Civil forfeiture is a practice which allows the government to seize private property from an owner by suing the piece of property itself and proving by a preponderance of the evidence that the property was used for a crime. The owner need not be found guilty of any crime for his property to be seized, and the government need not pay compensation to the owner like it would under an eminent domain taking. If the government meets its lowered burden that the property was used in a criminal act, the burden shifts to the owner to prove his innocence, which can be costly and difficult proposition. This leaves civil forfeiture ripe for abuse, as authorities are able to take first and ask questions later, and property owners are often left scrambling to defend themselves.
The use of civil forfeiture has been growing in recent years. FoxNews notes the following:
In 1985, the U.S. Department of Justice created its Asset Forfeiture Fund. One year later, the fund -- which holds the proceeds from seized property and is available to be divvied out to law enforcement agencies -- brought in $93.7 million. In 2008, the amount had ballooned to $1.6 billion. In 2013, it reached $6.3 billion.
Law enforcement officials argue that civil forfeiture laws allow them to strike a hard blow at organized criminals by seizing their property, robbing them of a base of operation. The tool is very crude however, and can claim innocent victims as well as criminals. Massachusetts motel owner Russell Caswell is an example of one innocent victim. The seventy-year old man was faced with a civil forfeiture proceeding against his motel, valued at $1.5 million, after the police alleged that his motel was being used for drug dealing and prostitution. This was despite the fact that he had allowed the police to use rooms for free in the past in order to run sting operations, and the fact that he played no part in any criminal acts. He was able to fight back, and ultimately a judge dismissed the forfeiture action; unfortunately not all property owners have the wealth or sophistication to fight back.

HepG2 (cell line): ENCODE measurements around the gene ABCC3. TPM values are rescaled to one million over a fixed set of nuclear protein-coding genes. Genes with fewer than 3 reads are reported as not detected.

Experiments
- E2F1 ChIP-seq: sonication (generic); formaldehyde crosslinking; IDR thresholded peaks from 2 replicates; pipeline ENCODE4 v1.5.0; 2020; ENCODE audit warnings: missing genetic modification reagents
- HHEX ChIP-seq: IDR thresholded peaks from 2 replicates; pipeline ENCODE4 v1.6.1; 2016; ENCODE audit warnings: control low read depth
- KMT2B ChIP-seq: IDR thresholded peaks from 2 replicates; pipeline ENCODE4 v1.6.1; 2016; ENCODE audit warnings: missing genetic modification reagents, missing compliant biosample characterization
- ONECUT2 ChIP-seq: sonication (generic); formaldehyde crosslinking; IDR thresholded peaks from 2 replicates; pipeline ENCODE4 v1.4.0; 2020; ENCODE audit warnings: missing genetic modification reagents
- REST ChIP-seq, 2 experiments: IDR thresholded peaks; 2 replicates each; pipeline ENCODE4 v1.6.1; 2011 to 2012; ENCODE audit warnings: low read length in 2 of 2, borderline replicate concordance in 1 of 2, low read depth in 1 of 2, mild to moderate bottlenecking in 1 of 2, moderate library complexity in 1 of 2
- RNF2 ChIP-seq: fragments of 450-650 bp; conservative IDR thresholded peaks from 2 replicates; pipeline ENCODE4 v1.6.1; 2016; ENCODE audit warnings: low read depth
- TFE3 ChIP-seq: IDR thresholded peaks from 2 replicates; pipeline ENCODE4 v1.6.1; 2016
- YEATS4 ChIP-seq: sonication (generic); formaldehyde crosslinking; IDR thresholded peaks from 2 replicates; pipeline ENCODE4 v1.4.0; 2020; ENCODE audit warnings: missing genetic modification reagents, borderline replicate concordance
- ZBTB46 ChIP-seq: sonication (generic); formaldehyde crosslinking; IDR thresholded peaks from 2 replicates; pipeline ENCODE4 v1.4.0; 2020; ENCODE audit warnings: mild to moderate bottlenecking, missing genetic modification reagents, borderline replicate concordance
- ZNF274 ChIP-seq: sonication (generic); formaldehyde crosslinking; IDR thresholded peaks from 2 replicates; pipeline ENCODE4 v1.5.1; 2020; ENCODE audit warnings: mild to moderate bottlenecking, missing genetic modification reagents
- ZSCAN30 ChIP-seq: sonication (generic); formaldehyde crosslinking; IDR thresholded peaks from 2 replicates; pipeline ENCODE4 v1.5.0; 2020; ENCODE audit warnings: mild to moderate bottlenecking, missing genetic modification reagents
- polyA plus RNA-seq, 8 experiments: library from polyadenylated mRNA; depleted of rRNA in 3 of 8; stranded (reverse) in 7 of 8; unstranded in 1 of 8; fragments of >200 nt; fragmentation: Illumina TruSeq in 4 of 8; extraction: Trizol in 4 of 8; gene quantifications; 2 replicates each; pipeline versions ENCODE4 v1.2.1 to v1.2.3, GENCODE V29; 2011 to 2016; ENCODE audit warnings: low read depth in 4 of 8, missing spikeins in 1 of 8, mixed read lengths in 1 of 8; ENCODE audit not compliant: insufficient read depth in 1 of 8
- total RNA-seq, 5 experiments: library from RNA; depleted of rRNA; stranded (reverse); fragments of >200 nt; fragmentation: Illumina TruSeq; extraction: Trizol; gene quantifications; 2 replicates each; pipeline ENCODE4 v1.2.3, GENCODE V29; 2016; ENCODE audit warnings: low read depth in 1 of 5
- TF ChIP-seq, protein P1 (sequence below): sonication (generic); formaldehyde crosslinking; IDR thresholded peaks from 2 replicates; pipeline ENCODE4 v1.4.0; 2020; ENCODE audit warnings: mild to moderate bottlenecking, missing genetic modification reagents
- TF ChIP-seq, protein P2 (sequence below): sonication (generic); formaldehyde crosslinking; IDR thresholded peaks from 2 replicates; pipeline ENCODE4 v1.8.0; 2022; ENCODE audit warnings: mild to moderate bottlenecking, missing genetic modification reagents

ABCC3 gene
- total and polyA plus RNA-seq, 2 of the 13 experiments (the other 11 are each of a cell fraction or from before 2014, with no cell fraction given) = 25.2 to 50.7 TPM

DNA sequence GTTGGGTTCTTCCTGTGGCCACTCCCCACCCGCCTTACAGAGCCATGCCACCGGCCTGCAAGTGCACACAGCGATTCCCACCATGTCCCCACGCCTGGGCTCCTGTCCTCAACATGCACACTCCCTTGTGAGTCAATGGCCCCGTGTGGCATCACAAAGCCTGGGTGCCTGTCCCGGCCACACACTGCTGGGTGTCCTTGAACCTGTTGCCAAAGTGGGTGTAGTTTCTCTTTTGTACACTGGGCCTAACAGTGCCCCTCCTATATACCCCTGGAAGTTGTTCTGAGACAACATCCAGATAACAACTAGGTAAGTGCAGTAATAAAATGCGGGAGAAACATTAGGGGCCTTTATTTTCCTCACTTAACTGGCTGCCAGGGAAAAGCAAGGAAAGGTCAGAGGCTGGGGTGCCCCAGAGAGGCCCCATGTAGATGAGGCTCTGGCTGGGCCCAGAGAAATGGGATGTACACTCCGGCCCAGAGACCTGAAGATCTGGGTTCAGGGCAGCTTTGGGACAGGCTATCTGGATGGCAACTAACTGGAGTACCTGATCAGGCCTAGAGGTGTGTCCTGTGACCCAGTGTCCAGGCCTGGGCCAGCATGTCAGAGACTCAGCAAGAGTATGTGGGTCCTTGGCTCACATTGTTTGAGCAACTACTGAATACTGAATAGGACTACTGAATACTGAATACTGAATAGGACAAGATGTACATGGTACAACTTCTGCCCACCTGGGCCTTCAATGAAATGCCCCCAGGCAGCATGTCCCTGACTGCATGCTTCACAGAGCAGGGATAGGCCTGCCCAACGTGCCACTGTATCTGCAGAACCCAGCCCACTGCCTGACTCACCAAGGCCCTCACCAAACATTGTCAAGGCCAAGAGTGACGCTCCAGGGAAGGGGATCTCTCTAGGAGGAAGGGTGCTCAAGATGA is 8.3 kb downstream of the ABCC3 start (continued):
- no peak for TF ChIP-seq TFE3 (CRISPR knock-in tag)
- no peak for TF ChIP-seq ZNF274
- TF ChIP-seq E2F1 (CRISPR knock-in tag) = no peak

If law enforcement insists on using this powerful tool to fight criminals, the standard of proof must be raised. At a minimum, the burden should be on the government to prove that the property owner was not innocent, as opposed to the other way around. Perhaps the standard should be raised so that property is not seized until the government proves beyond a reasonable doubt that the property was involved in a crime. Taking someone’s business can be a very serious matter, and heightening the burden will reduce the temptation to police for profit and seize assets when a case is weak.
Fortunately Minnesota took a step this week to curb abuse of civil forfeiture when the Governor signed a bill into law which requires the government to obtain a criminal conviction or its equivalent (such as a plea deal) before a civil forfeiture can take place. Also, the burden of proof is on the government, instead of forcing the property owner to prove a negative, i.e. that he didn’t commit the crime. This comports more closely to a just conception of Due Process rights, and will hopefully serve as a blueprint for other states.
*Thomas Warns is a J.D. Candidate, class of 2015, at NYU School of Law, Staff Editor on the NYU Journal of Law & Liberty , and author of the weekly column "Consider This a Warning."